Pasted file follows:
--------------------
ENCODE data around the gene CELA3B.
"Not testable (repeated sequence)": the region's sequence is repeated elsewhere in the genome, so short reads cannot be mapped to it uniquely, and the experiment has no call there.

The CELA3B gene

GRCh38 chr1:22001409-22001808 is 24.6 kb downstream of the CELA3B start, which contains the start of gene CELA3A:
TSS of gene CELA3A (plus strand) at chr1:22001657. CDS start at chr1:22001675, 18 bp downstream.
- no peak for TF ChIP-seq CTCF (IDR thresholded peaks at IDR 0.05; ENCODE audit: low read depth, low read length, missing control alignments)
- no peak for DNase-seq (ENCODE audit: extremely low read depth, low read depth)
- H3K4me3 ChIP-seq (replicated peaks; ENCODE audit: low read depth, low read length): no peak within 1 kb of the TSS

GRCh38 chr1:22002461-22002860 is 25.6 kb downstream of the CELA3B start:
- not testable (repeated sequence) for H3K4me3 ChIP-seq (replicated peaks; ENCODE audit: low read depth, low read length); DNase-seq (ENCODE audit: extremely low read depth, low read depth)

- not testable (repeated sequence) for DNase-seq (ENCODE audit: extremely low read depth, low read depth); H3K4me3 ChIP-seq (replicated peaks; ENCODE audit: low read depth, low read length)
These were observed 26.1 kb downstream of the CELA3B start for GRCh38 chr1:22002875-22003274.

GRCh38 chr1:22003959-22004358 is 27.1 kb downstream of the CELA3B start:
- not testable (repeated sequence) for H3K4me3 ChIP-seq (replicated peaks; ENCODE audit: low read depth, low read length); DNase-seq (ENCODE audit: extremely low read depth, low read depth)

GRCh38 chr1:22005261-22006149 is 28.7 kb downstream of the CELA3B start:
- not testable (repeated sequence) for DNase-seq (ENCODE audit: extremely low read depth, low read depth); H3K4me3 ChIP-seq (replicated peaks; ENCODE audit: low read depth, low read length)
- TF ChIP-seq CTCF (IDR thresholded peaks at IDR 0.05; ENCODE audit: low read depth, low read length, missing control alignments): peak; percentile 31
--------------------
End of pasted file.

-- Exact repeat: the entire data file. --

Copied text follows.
ENCODE data around the gene CELA3B.
"Not testable (repeated sequence)": the region's sequence is repeated elsewhere in the genome, so short reads cannot be mapped to it uniquely, and the experiment has no call there.

The CELA3B gene

GRCh38 chr1:22001409-22001808 is 24.6 kb downstream of the CELA3B start, which contains the start of gene CELA3A:
TSS of gene CELA3A (plus strand) at chr1:22001657. CDS start at chr1:22001675, 18 bp downstream.
- no peak for TF ChIP-seq CTCF (IDR thresholded peaks at IDR 0.05; ENCODE audit: low read depth, low read length, missing control alignments)
- no peak for DNase-seq (ENCODE audit: extremely low read depth, low read depth)
- H3K4me3 ChIP-seq (replicated peaks; ENCODE audit: low read depth, low read length): no peak within 1 kb of the TSS

GRCh38 chr1:22002461-22002860 is 25.6 kb downstream of the CELA3B start:
- not testable (repeated sequence) for H3K4me3 ChIP-seq (replicated peaks; ENCODE audit: low read depth, low read length); DNase-seq (ENCODE audit: extremely low read depth, low read depth)

- not testable (repeated sequence) for DNase-seq (ENCODE audit: extremely low read depth, low read depth); H3K4me3 ChIP-seq (replicated peaks; ENCODE audit: low read depth, low read length)
These were observed 26.1 kb downstream of the CELA3B start for GRCh38 chr1:22002875-22003274.

GRCh38 chr1:22003959-22004358 is 27.1 kb downstream of the CELA3B start:
- not testable (repeated sequence) for H3K4me3 ChIP-seq (replicated peaks; ENCODE audit: low read depth, low read length); DNase-seq (ENCODE audit: extremely low read depth, low read depth)

GRCh38 chr1:22005261-22006149 is 28.7 kb downstream of the CELA3B start:
- not testable (repeated sequence) for DNase-seq (ENCODE audit: extremely low read depth, low read depth); H3K4me3 ChIP-seq (replicated peaks; ENCODE audit: low read depth, low read length)
- TF ChIP-seq CTCF (IDR thresholded peaks at IDR 0.05; ENCODE audit: low read depth, low read length, missing control alignments): peak; percentile 31